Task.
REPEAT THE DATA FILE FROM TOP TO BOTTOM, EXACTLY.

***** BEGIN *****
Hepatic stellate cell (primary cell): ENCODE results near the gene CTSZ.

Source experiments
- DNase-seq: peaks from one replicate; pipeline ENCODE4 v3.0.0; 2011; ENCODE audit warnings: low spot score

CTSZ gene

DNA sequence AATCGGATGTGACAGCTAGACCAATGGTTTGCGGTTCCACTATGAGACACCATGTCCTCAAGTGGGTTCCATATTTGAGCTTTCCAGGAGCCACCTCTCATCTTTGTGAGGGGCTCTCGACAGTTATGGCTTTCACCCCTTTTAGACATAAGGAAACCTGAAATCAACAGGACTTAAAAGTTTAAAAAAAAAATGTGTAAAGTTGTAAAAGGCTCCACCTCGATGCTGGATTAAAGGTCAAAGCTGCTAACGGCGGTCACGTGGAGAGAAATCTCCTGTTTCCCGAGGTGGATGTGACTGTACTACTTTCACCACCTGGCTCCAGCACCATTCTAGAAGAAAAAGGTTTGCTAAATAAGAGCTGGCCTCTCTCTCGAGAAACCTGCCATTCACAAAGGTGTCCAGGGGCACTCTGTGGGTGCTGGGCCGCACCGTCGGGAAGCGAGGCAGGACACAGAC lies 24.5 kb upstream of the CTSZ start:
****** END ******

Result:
Hepatic stellate cell (primary cell): ENCODE results near the gene CTSZ.

Source experiments
- DNase-seq: peaks from one replicate; pipeline ENCODE4 v3.0.0; 2011; ENCODE audit warnings: low spot score

CTSZ gene

DNA sequence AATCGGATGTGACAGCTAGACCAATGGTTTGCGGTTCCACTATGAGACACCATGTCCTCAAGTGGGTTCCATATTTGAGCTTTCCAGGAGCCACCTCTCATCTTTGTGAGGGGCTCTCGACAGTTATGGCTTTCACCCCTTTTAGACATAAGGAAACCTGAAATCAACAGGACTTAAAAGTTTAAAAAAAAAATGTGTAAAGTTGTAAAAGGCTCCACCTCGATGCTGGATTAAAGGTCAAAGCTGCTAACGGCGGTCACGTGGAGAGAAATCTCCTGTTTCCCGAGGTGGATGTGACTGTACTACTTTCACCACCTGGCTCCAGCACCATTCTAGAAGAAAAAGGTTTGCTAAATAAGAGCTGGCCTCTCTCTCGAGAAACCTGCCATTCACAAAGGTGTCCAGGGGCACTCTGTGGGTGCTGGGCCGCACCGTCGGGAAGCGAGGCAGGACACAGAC lies 24.5 kb upstream of the CTSZ start: